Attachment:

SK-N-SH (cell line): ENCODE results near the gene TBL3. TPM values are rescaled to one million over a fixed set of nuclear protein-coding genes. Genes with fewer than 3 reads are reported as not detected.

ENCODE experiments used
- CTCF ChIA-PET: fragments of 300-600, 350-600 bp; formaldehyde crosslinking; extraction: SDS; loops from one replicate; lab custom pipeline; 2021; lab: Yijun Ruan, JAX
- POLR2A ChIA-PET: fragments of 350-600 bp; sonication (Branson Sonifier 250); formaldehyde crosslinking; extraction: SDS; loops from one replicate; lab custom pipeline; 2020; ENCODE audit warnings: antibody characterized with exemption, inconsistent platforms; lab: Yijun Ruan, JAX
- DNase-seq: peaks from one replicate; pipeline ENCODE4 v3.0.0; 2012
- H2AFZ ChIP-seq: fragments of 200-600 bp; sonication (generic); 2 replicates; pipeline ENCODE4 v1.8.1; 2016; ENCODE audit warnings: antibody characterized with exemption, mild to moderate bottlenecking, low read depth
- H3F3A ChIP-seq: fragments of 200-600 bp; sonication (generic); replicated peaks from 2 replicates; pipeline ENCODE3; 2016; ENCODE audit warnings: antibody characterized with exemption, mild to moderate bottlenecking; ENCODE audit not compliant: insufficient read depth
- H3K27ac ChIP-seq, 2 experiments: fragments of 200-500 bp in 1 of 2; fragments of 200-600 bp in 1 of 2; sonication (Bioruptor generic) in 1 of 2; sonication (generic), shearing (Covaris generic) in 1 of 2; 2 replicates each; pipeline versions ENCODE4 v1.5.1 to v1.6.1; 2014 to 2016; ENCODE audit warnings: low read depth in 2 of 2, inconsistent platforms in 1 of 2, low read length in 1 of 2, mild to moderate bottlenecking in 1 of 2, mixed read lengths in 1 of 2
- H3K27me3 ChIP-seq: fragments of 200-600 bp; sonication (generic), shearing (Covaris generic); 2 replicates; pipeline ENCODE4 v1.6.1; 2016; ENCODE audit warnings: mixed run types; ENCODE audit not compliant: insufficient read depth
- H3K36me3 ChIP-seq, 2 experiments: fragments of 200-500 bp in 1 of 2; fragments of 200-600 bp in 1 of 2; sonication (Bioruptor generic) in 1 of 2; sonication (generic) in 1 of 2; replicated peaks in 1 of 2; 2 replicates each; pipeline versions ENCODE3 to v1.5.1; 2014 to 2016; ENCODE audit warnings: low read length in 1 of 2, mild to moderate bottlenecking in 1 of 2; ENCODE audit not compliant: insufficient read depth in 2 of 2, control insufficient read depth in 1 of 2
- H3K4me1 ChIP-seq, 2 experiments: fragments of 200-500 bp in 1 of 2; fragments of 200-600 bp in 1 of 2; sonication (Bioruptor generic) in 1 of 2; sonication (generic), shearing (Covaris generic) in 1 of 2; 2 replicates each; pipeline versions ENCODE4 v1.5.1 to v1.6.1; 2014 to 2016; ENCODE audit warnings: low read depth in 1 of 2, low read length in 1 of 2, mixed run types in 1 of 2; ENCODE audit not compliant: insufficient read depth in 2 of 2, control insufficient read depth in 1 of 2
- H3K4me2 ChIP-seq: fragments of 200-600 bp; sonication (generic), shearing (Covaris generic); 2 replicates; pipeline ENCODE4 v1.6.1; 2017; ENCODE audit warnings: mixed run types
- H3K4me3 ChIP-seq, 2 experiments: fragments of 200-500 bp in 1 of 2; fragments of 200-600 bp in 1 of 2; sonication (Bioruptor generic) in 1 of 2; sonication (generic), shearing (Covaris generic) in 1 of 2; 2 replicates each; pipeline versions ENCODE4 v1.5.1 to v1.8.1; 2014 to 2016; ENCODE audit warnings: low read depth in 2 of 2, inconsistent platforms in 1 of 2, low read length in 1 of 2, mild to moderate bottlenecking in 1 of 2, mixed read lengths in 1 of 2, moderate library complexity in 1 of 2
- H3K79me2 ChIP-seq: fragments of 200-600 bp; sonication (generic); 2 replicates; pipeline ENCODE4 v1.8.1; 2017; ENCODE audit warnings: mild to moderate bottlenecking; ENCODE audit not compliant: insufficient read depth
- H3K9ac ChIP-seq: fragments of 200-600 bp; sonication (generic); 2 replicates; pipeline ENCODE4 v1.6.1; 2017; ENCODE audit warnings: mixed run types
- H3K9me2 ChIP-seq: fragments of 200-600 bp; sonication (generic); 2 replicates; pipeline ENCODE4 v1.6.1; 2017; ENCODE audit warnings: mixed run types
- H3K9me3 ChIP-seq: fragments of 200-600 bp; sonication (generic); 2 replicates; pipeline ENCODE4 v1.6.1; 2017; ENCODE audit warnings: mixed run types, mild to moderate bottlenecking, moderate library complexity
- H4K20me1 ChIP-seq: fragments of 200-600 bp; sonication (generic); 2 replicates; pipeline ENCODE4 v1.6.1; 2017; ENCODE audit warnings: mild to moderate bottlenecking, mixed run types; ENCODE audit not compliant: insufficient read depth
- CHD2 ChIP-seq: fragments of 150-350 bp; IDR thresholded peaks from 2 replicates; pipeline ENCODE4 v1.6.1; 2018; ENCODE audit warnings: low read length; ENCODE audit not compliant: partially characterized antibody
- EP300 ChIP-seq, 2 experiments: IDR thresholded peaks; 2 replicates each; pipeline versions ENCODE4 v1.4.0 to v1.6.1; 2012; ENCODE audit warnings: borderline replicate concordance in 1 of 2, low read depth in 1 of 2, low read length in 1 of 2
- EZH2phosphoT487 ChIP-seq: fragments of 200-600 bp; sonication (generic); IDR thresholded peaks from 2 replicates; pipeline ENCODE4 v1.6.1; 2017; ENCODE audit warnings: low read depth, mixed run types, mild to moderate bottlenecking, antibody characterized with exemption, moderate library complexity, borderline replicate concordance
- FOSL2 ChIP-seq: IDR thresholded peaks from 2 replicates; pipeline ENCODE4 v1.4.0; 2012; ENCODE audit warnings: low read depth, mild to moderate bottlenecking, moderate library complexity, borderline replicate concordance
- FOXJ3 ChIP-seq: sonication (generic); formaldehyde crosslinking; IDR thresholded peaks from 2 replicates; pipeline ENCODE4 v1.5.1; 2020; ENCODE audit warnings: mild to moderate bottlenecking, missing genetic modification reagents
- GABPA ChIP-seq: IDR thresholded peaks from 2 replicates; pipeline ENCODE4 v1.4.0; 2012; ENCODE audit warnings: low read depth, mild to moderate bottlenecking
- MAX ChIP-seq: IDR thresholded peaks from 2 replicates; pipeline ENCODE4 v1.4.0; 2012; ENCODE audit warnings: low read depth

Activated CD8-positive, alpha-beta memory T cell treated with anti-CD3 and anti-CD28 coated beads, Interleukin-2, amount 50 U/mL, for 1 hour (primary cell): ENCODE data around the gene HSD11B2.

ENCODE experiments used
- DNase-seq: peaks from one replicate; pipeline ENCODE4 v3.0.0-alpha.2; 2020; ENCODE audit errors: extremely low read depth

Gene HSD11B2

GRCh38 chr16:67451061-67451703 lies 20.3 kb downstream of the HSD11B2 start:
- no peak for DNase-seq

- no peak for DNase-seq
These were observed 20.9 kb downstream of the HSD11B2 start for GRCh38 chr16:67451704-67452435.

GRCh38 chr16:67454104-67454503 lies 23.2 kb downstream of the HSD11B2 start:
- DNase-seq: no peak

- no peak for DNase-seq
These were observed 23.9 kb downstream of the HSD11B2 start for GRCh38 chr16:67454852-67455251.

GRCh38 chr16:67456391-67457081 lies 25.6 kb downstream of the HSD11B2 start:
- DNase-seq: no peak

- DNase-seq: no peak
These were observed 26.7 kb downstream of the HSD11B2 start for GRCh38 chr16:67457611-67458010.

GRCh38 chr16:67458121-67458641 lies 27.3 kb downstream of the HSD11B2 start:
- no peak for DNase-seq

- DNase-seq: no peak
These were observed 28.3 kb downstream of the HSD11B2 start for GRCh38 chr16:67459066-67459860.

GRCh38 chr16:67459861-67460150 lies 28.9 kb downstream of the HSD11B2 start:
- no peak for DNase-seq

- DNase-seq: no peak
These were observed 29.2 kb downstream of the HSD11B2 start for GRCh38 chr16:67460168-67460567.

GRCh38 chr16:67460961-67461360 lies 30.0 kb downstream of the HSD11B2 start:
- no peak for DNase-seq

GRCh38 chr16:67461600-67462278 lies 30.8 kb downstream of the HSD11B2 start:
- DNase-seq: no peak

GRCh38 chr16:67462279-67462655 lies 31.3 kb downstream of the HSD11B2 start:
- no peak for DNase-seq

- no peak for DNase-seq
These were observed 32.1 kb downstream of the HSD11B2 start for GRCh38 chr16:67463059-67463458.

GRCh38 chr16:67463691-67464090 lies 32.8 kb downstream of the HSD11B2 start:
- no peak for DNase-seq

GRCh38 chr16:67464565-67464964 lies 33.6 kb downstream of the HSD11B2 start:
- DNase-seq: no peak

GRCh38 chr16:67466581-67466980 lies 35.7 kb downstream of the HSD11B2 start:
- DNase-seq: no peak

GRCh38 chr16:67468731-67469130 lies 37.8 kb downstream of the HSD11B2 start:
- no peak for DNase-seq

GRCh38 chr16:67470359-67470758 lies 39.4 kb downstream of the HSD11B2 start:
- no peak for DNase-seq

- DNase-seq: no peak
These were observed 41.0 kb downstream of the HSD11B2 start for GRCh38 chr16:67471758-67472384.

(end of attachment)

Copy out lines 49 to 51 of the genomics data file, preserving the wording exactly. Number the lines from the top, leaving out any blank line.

These were observed 29.2 kb downstream of the HSD11B2 start for GRCh38 chr16:67460168-67460567.

GRCh38 chr16:67460961-67461360 lies 30.0 kb downstream of the HSD11B2 start:
- no peak for DNase-seq